I was very sorry my health was so poor when you were with us. I feared I was near the close of my life. I have refused to speak in our churches for months because of the danger from impure air. Again and again I have nearly lost my life addressing people indoors. But my life has been spared because my work was not done. But I am writing, writing now because there is a time of trouble just before us, which we all must meet. This is why I carry the burden I do, for souls are in peril. I do want to save every soul that I possibly can, for if we can save them, they will live through the ceaseless ages of eternity. This is why I have traveled so much to bear my testimony before thousands. I know that the instruction I receive is given me of God, and I would not forbear giving it to the people. I must speak the words I am given to speak.14MR 261.3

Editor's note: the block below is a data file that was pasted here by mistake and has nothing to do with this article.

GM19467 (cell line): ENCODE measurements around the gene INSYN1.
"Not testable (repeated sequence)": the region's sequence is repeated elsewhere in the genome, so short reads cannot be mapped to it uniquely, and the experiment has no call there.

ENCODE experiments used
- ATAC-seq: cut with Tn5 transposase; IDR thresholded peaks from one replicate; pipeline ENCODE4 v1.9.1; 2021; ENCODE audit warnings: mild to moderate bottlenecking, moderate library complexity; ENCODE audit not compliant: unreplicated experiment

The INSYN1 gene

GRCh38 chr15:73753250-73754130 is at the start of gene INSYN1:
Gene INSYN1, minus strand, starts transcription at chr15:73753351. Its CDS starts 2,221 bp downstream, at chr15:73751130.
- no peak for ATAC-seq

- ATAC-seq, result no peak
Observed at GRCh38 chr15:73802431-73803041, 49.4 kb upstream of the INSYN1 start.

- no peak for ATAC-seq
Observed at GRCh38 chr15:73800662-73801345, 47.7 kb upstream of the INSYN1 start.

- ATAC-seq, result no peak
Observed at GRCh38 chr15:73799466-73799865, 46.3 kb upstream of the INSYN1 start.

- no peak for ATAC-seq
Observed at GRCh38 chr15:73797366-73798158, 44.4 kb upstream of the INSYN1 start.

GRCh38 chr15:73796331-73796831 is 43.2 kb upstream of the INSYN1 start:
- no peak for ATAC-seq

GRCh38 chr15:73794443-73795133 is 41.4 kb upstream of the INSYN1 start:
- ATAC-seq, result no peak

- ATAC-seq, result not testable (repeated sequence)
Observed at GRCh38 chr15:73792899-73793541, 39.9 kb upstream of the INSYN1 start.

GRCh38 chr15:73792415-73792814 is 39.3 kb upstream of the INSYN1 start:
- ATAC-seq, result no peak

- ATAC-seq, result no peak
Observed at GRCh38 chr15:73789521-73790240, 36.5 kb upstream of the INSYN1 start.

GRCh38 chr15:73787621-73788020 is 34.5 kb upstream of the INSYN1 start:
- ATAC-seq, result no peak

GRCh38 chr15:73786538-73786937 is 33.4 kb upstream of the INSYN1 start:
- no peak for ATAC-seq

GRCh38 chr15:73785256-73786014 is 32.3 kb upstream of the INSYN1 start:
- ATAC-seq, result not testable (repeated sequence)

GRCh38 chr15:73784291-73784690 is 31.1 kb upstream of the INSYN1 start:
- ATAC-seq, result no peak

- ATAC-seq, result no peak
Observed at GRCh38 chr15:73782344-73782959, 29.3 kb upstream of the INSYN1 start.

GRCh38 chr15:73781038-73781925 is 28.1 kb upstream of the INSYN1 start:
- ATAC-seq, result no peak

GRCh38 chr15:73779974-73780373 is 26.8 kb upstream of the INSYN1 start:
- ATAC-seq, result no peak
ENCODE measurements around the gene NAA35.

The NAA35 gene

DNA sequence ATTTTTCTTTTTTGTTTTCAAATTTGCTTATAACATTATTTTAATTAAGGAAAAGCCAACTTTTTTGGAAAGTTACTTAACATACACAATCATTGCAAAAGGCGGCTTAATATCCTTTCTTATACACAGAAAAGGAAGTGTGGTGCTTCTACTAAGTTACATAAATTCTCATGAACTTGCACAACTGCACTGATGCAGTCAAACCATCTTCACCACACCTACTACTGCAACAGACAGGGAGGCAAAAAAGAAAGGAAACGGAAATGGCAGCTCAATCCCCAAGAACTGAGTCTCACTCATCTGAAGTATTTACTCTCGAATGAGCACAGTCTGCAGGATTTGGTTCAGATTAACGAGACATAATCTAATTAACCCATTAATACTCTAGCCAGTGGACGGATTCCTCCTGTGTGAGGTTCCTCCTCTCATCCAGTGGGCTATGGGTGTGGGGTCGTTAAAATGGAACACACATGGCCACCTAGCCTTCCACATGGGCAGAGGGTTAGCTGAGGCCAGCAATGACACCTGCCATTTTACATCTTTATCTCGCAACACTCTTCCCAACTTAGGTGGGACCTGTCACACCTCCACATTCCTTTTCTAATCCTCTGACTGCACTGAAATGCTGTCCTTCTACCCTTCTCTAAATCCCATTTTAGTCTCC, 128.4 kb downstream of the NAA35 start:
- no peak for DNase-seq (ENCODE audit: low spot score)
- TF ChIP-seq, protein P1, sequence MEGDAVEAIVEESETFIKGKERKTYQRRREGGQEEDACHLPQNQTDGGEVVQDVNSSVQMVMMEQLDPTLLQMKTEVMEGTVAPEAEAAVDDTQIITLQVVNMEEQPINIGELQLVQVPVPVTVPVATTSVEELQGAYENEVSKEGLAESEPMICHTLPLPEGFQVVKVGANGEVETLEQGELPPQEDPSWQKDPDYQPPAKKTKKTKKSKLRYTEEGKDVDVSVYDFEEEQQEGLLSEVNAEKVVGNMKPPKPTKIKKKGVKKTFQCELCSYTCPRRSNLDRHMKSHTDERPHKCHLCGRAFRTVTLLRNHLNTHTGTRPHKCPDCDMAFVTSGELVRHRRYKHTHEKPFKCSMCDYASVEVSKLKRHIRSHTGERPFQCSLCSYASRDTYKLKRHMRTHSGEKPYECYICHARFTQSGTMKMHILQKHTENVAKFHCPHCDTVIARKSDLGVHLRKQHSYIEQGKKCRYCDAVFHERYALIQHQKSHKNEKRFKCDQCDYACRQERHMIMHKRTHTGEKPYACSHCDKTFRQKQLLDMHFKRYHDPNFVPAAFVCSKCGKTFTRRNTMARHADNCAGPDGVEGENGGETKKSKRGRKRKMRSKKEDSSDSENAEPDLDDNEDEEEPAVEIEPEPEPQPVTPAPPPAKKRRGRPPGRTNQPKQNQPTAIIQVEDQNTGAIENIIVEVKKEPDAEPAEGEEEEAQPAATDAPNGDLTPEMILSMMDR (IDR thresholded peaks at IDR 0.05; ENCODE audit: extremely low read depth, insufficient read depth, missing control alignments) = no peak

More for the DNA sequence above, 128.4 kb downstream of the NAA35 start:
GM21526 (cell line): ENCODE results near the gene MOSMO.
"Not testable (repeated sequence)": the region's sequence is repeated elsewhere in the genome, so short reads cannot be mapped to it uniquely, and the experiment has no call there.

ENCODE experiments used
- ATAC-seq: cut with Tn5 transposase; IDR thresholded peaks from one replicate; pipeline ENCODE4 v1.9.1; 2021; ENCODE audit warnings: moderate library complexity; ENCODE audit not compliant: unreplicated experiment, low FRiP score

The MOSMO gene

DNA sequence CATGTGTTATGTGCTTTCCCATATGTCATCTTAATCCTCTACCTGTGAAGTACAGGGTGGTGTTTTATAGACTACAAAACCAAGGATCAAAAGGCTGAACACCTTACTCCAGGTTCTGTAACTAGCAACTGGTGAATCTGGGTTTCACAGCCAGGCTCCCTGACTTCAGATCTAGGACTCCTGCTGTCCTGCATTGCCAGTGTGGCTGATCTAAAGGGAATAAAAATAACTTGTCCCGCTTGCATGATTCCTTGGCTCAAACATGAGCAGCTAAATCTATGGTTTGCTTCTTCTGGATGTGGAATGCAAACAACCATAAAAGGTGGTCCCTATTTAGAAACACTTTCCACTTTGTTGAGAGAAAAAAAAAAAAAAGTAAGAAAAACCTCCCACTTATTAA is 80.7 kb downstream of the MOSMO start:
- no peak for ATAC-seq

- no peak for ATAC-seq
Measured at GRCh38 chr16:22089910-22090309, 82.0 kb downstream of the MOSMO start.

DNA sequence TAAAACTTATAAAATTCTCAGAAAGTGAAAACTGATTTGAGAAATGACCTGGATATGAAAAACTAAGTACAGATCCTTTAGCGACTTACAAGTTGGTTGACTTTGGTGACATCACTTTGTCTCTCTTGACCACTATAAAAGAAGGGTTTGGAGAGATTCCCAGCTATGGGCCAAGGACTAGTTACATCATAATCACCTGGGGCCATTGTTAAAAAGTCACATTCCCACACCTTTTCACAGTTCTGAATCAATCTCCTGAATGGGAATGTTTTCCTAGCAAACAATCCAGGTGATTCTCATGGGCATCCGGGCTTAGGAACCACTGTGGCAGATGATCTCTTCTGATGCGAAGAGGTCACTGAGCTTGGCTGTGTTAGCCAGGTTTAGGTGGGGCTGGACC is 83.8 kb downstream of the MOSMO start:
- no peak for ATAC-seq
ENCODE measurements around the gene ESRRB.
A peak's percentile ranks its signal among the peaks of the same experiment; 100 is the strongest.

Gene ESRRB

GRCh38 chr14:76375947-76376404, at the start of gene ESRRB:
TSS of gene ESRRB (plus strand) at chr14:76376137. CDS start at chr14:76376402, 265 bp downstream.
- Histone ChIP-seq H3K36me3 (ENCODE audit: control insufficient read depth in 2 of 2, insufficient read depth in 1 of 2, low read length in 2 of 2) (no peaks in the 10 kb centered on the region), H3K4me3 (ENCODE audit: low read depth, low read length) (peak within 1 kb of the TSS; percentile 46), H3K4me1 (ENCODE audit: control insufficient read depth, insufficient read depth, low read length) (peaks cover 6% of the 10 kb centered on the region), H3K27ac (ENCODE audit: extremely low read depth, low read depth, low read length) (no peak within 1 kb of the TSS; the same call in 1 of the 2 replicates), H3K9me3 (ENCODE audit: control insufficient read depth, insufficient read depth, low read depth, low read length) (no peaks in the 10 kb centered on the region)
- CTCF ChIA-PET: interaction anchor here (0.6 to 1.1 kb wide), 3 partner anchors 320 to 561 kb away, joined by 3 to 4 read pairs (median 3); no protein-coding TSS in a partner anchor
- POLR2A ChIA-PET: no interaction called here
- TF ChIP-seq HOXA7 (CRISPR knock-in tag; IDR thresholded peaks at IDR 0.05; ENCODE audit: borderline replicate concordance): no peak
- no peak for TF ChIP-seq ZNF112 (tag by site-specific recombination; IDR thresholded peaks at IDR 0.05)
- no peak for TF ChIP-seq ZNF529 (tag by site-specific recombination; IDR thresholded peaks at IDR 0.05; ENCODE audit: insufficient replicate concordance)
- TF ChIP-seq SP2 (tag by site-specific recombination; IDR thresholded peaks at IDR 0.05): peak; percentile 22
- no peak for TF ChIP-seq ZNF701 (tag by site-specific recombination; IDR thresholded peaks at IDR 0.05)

I must soon go to southern California to visit Los Angeles, Glendale, Loma Linda, and San Diego. We must get our work started in Redlands and Riverside. Elder Haskell and wife will open the work there, but we must help them to start it.14MR 261.4

    When I was in the East, after coming from Washington, where I was severely taxed, I spoke in a tent in Philadelphia. There were appointments out for meetings in Middletown, and I was to visit Battle Creek. The weakness upon me after addressing the people was such that private conversation was next to impossible. I shall now be extremely careful, if I can.14MR 262.1

    My sister, you are older than I, and we are the only members of our family who are spared. I do not want to be obliged to travel much. I am waiting my summons to give up my work, and rest in the grave. I do not choose to live longer than the Lord sees fit to have me live. I pray the Lord to let His light shine into the hearts of my relatives, that they shall know the Lord, that His going forth is prepared as the morning.14MR 262.2

    I shall now say farewell. I will try to be more faithful than I have been in writing to you. Be of good courage, dear sister. I believe I shall meet you when our warfare is accomplished. May the Lord bless you and keep you and sanctify you to Himself. I wish I could see Ellen and talk with her.—Letter 112, 1906. Ellen G. White Estate Washington, D. C. April 11, 198514MR 262.3